Benchmarking engineering curricula with the CDIO syllabus
Artikel i vetenskaplig tidskrift, 2005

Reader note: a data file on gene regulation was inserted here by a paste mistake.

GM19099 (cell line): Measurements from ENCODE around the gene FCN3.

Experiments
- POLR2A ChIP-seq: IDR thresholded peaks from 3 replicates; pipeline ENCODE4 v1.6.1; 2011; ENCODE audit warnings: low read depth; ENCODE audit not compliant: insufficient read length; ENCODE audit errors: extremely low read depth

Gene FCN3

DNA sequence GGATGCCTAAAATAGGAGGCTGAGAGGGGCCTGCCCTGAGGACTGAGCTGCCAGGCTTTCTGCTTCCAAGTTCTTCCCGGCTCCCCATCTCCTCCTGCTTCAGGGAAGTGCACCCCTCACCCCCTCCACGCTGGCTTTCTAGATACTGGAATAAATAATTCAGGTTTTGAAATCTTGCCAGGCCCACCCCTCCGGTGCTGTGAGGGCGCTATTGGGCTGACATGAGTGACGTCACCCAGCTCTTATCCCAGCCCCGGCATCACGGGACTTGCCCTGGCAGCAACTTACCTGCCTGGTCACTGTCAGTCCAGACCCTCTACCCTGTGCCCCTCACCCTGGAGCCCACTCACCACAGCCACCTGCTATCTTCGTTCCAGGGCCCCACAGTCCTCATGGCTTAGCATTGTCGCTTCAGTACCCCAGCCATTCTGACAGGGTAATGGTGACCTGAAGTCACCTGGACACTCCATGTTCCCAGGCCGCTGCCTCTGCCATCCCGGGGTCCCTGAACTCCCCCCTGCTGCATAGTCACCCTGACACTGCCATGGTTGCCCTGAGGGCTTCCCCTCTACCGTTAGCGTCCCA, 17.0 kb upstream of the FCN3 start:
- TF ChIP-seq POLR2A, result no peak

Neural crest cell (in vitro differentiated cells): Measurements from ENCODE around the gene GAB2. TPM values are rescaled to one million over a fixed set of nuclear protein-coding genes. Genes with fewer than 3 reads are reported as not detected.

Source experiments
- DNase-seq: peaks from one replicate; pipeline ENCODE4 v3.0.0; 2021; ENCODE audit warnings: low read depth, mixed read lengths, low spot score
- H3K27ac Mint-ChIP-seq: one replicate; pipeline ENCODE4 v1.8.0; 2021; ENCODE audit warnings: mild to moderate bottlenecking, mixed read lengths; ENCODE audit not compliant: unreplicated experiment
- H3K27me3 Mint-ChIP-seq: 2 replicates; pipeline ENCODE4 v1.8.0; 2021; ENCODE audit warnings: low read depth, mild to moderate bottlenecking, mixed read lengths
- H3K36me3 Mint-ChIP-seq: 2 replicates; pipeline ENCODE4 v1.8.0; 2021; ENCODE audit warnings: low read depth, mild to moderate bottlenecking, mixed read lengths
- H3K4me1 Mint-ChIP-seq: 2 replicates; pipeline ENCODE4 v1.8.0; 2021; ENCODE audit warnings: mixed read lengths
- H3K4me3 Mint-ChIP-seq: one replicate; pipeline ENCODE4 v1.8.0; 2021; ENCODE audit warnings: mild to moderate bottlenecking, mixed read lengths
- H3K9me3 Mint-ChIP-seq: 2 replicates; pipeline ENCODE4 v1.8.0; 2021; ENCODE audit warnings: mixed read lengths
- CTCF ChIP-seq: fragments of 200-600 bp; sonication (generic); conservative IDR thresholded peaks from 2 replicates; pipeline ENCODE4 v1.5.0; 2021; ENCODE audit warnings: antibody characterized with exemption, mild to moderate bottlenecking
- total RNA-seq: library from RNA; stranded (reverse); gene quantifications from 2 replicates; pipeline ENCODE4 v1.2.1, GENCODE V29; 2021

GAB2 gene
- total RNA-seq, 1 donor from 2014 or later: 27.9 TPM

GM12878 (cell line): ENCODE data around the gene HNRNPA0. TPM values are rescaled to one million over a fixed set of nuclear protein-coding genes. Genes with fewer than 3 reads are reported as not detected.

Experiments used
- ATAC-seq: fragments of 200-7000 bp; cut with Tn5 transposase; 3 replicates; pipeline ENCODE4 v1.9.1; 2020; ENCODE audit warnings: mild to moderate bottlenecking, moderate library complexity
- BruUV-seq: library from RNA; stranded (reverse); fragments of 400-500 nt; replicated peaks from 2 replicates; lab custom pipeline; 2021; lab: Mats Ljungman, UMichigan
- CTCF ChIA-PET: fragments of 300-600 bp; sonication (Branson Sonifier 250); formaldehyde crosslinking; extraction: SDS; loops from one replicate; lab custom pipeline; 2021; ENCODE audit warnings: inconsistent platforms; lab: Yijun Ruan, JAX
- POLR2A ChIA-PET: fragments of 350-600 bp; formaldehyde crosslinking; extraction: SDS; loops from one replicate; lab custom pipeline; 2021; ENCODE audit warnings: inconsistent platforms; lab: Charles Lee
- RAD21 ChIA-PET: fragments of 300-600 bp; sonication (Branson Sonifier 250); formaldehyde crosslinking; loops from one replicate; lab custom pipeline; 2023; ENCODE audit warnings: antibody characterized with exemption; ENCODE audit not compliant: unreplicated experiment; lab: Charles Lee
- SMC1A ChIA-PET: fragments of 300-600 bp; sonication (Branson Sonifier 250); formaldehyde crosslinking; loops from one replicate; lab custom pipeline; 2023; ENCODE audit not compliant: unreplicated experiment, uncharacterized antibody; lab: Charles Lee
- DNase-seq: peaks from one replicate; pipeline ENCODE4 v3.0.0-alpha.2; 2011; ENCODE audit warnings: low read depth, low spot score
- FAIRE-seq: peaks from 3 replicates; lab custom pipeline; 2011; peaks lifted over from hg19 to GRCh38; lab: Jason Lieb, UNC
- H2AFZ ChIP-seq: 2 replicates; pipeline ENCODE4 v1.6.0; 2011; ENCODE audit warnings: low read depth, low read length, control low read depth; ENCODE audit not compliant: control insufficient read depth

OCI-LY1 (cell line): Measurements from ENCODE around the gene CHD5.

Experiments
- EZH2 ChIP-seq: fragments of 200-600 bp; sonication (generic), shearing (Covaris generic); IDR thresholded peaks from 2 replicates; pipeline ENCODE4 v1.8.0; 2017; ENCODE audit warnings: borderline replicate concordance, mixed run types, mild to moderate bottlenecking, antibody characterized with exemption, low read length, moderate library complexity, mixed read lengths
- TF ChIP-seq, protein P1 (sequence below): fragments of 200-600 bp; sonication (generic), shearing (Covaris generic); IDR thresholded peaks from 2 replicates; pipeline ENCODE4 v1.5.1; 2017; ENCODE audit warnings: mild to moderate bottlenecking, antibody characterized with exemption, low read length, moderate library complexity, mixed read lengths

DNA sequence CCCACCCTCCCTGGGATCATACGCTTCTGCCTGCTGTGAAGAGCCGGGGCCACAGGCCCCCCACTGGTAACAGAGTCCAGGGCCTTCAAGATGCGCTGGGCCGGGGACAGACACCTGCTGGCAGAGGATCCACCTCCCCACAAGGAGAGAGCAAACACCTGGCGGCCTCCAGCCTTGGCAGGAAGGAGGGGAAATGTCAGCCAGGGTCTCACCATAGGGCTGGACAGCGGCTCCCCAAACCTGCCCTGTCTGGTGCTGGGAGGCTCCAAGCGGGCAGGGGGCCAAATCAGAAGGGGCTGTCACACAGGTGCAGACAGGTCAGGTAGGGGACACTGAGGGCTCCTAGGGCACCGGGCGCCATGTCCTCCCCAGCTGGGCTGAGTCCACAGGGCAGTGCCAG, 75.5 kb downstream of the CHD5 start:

Four internationally-renowned universities-Chalmers University of Technology, Linkoping University, Royal Institute of Technology (Sweden), and the Massachusetts Institute of Technology (USA)-developed a benchmark survey that may be used by any engineering school to benchmark curricula for teaching of personal, interpersonal and system building skills. These skills are enumerated in the CDIO Syllabus. Teaching activities were categorized as Introduce, Teach or Utilize, based on intent, time spent, and linkage to learning objectives, assignments and assessment criteria. Interviews were used to collect the data from instructors of the schools' engineering programs. The data was then reduced and analyzed to illuminate patterns of teaching. The results indicate that much effort is expended in covering these topics, but often in an inefficient, uncoordinated and unplanned manner. For example, there are often frequent repetitions of introducing a topic, without ever teaching it. In other instances, students are expected to utilize knowledge without having been taught it. The results of the benchmark survey indicate that a consistent and deliberately designed curriculum in this area could demand no additional resources, yet provide a much more effective education. The survey gives useful indications of how to begin such a curriculum redesign process.